Login    Forum    Search    FAQ

Board index » General Topics » Sri Lanka Latest News




Post new topic Reply to topic  [ 4 posts ] 
Author Message
 Post subject: 8 sailors, 7 tigers killed in Delft attack - update -3
 Post Posted: Thu May 24, 2007 1:34 pm 
35 claimed killed in Sri Lanka attack

Eight sailors were killed in the incident and three others wounded. The dead sailors are: T. Jayatilleke, K.N. Weerakulasuriya, I.D.U. Silva, R.A. Prasanna, K.S. Weeraratne, W.I.D. Ratnayake, W. Wickremasinghe and W. Pushpakumara. Their last rites are to be accompanied by full Navy honours.

Tamil Tigers earlier claimed they killed at least 35 government sailors in Delft Thursday. The LTTE later revealed that seven cadres including two women were killed. They comprised one major, three captains, two lieutnenants and one second lieutnenant.


Copyright © 2007 newkerala.com
Thu May 24, 2007


COLOMBO, Sri Lanka, May 24: The Tamil Tigers claimed they killed at least 35 government sailors in an attack on a naval base in northern Sri Lanka Thursday.

The Sri Lankan military confirmed the attack, saying the rebels used about 15 vessels, including three they referred to as "suicide boats." However, the military sources said they had information of only eight to 10 fatalities and rejected the rebels' higher number, Zee News reported on its Web site.

The insurgent forces staged the pre-dawn raid on a naval facility in the northern region of the country.

"During a search operation, we found 35 bodies of Sri Lankan sailors and weapons. We lost only four of our cadres," said Rasiah Ilanthiriyan, a spokesman for the Tamil Tigers.

The attack followed the decision by the International Red Cross to pull its staff from the front lines of the ongoing fighting between the government and rebel forces.

--- UPI


Delft totally under Navy control
"18 Sea Tigers and 4 sailors killed" - Navy

Copyright © 2006 Media Centre for National Security
Thu May 24, 2007


Intercepted LTTE communication revealed that 18 Sea Tiger cadres including 4 leaders had been killed and another large number injured, the Navy confirmed. The Navy reiterates that no naval craft were destroyed or damaged in the attack as claimed by pro LTTE media. 4 sailors who were deployed on the Delft Island were killed in the confrontation.

The pre dawn LTTE sea Tiger attack on the Delft Island was successfully repulsed by the Navy killing 18 Sea Tigers and destroying 4 LTTE boats. Intercepted LTTE communication revealed that 18 Sea Tiger cadres including 4 leaders had been killed and another large number injured, the Navy confirmed.

18 Sea Tiger boats, including 6 suicide boats and 12 attack craft attempted to breach a Navy security point south of the Delft Island around 00.30 a.m. this morning (24). Naval Fast Attack Craft patrolling the seas off the Delft shore and naval ground troops engaged the flotilla of Sea Tiger boats inflicting severe damages to the Sea Tigers and their boats.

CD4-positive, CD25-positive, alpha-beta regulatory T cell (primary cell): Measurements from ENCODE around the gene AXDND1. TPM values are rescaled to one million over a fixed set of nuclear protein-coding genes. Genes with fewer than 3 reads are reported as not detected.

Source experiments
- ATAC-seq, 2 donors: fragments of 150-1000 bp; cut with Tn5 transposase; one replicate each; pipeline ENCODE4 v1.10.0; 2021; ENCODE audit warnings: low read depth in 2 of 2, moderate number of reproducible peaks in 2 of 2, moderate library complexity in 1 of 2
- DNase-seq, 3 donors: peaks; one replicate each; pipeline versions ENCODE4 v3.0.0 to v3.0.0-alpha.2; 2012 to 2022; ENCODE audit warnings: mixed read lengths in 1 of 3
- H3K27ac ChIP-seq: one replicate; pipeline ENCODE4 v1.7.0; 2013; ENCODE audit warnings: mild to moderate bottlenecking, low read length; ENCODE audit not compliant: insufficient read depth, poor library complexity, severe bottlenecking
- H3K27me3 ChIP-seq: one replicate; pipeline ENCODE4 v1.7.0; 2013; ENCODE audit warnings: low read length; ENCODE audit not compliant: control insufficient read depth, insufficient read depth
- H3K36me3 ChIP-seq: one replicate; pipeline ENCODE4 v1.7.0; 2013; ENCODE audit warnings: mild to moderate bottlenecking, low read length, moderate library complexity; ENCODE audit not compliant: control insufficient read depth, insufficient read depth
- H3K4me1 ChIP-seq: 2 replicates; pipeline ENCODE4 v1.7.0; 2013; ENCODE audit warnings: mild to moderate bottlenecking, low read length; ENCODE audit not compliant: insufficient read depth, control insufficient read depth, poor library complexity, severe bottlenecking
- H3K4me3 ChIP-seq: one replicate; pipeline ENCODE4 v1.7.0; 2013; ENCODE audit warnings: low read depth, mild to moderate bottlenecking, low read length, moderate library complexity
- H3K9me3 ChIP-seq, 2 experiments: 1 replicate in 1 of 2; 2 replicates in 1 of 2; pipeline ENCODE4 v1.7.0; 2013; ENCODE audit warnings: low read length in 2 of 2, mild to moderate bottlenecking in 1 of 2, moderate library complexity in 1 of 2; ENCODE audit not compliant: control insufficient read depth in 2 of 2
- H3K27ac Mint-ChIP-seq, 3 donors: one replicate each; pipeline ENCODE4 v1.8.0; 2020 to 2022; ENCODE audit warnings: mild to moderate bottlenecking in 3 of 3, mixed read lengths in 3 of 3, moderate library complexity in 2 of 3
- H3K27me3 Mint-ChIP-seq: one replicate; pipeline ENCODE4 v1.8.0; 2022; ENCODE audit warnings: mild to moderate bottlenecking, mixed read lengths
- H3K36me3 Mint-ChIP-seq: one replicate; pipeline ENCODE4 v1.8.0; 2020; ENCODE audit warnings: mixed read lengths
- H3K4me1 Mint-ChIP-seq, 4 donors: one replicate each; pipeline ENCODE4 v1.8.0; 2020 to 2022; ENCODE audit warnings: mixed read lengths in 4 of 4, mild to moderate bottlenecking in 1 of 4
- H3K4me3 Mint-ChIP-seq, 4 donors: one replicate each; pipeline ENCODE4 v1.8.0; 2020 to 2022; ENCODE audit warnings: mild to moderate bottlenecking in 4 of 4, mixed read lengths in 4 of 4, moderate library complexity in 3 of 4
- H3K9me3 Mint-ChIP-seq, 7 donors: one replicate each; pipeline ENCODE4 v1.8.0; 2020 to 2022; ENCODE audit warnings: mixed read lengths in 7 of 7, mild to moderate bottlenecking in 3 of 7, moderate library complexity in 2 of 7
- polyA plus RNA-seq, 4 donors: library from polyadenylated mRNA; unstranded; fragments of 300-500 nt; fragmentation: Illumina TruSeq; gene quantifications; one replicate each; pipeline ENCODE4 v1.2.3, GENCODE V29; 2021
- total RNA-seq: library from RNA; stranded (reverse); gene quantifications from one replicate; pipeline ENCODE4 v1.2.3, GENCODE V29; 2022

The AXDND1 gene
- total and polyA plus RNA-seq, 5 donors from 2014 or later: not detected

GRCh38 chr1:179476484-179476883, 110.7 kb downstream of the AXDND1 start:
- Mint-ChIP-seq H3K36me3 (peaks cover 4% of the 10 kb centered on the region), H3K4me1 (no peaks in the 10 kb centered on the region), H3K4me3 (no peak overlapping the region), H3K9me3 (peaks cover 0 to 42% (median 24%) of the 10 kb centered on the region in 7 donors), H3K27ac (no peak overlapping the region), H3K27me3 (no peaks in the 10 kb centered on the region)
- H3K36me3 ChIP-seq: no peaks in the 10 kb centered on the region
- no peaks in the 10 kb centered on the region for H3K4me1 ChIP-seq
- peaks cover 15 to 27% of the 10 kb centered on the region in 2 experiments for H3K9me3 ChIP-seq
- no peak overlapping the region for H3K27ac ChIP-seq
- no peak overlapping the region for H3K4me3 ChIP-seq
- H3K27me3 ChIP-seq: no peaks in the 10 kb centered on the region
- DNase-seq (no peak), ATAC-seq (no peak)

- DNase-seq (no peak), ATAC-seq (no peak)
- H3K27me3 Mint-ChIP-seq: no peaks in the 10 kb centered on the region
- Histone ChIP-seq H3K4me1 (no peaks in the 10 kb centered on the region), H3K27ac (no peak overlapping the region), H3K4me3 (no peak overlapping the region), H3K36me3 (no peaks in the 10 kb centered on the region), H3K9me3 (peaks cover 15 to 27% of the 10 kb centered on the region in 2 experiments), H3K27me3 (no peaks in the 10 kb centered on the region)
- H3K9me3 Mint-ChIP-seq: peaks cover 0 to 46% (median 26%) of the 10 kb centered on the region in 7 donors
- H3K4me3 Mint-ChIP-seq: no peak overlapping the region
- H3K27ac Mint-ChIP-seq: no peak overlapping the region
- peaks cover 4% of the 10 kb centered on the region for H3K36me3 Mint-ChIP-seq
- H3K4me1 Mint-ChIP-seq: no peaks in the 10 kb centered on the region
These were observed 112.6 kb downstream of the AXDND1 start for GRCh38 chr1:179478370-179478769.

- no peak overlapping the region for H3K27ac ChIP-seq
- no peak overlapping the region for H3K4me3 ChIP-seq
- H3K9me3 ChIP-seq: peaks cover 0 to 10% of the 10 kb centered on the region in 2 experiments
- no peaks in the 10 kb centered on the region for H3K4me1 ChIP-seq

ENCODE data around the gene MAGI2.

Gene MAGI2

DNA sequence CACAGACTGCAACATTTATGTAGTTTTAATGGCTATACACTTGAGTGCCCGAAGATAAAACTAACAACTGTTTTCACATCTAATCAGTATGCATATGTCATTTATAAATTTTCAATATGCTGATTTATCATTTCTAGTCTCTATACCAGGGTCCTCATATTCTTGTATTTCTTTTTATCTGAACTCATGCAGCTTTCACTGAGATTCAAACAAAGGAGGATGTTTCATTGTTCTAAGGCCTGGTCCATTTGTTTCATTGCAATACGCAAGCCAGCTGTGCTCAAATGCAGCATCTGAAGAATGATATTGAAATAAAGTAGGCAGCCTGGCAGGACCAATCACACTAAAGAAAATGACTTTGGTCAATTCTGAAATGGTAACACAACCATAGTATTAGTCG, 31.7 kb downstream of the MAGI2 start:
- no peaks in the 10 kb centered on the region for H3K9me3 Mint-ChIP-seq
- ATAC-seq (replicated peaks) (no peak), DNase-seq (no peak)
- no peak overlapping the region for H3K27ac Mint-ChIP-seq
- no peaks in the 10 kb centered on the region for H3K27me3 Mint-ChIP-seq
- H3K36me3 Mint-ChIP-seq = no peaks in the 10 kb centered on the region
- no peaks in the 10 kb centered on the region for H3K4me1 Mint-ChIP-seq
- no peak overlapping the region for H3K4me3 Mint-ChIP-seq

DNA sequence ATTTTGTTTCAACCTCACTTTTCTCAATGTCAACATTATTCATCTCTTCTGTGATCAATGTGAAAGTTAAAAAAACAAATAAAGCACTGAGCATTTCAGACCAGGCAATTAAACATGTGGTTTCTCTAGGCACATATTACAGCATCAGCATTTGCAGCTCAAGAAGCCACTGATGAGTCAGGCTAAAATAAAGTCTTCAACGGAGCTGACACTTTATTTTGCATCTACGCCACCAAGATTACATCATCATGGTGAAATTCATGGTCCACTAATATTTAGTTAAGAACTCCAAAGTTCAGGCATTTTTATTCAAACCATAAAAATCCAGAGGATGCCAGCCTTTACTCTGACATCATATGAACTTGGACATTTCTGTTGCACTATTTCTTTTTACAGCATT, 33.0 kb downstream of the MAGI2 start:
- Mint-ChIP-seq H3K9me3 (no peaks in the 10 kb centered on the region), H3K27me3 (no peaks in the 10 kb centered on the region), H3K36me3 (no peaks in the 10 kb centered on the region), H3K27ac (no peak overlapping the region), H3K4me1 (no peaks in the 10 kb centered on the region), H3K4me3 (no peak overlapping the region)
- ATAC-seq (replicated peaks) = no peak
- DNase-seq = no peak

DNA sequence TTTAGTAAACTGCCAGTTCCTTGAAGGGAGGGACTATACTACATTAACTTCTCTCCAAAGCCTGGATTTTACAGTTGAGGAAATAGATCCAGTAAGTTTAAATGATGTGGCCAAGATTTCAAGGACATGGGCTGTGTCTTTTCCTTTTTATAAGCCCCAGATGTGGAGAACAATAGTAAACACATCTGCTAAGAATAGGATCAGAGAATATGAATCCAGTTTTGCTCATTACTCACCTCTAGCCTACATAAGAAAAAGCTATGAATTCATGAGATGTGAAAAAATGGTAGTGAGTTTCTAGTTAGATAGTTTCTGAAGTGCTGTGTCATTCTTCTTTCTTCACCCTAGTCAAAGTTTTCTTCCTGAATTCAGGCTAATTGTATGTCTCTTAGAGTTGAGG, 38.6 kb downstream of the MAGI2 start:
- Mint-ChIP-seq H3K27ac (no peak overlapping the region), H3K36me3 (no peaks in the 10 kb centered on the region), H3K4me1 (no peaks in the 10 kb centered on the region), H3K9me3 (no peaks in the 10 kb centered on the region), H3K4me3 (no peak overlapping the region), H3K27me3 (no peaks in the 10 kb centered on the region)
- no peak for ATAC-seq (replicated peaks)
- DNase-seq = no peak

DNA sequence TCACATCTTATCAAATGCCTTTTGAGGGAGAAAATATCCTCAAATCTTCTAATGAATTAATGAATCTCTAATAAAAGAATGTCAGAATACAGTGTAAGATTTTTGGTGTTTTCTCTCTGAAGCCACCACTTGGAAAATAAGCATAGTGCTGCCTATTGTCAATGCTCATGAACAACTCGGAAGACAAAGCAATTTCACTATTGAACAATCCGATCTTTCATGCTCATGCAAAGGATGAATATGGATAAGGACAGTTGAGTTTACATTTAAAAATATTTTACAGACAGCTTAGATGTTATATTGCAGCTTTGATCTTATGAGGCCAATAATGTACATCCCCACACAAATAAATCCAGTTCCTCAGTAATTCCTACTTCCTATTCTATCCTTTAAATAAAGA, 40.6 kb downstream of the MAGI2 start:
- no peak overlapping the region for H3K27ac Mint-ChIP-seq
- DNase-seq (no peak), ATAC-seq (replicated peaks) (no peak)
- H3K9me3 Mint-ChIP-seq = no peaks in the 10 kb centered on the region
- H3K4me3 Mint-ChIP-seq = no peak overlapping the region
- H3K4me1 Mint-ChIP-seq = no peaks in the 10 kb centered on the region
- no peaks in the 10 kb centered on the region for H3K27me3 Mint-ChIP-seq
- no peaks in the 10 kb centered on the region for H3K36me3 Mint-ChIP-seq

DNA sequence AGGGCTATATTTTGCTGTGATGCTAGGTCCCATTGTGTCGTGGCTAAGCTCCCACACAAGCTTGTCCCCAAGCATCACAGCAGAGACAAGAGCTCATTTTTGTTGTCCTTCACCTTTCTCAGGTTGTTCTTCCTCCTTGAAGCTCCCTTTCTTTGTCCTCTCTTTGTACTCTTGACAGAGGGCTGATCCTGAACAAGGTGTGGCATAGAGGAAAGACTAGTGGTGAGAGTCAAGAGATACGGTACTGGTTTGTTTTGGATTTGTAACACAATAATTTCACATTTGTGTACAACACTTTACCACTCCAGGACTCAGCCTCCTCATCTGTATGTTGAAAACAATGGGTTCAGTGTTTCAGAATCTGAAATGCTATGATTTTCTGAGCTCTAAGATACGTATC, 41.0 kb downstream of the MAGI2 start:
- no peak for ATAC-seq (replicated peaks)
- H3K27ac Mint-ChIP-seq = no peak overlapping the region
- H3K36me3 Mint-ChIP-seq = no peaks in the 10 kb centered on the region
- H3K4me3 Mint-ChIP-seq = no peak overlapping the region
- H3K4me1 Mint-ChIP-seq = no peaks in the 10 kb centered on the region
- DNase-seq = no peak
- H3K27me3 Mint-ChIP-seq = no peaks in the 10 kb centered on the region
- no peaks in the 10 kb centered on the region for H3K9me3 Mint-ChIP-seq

Navy's Dovra Fast Attack Craft completely destroyed two LTTE Sea Tiger boats forcing the enemy flotilla to flee towards Nachchikuda, South East of the Delft Island.

The Air Force engaged withdrawing Sea Tiger boats destroying two and disabling another.

The Navy reiterates that no naval craft were destroyed or damaged in the attack as claimed by pro LTTE media. 4 sailors who were deployed on the Delft Island were killed in the confrontation while another 4 sustained injuries.

The search operation launched by naval troops in Delft following the attack concluded by noon today.

Delft Island is totally under the control of the Sri Lanka Navy. All the Islets in the Jaffna peninsula are under the control of the Sri Lanka Navy.

The Navy says that the Delft Island is a vital surveillance point in the Island's west coast to monitor LTTE arms smuggling from Tamil Nadu, India. The Navy believes that the Sea Tigers would have attempted to breach Delft defences to disrupt naval surveillance that has helped in blocking LTTE sea piracy and smuggling of weapons and explosives in to the Island's north and east.


Top 
  
 
 Post subject: WHY LTTE ATTACKED DELFT NAVAL BASE?
 Post Posted: Sat May 26, 2007 5:25 pm 
INTERNATIONAL TERRORISM MONITOR
PAPER NO.238


WHY LTTE ATTACKED DELFT NAVAL BASE?

"LTTE took away two anti-aircraft guns with ammunition, two Israeli machine guns, one rocket-propelled grenade launcher and eight assault rifles. They badly damaged the base infrastructure and withdrew after killing over 20 sailors of the Sri Lankan Navy."

Copyright © South Asia Analysis Group
By B.Raman / Saturday, May 26, 2007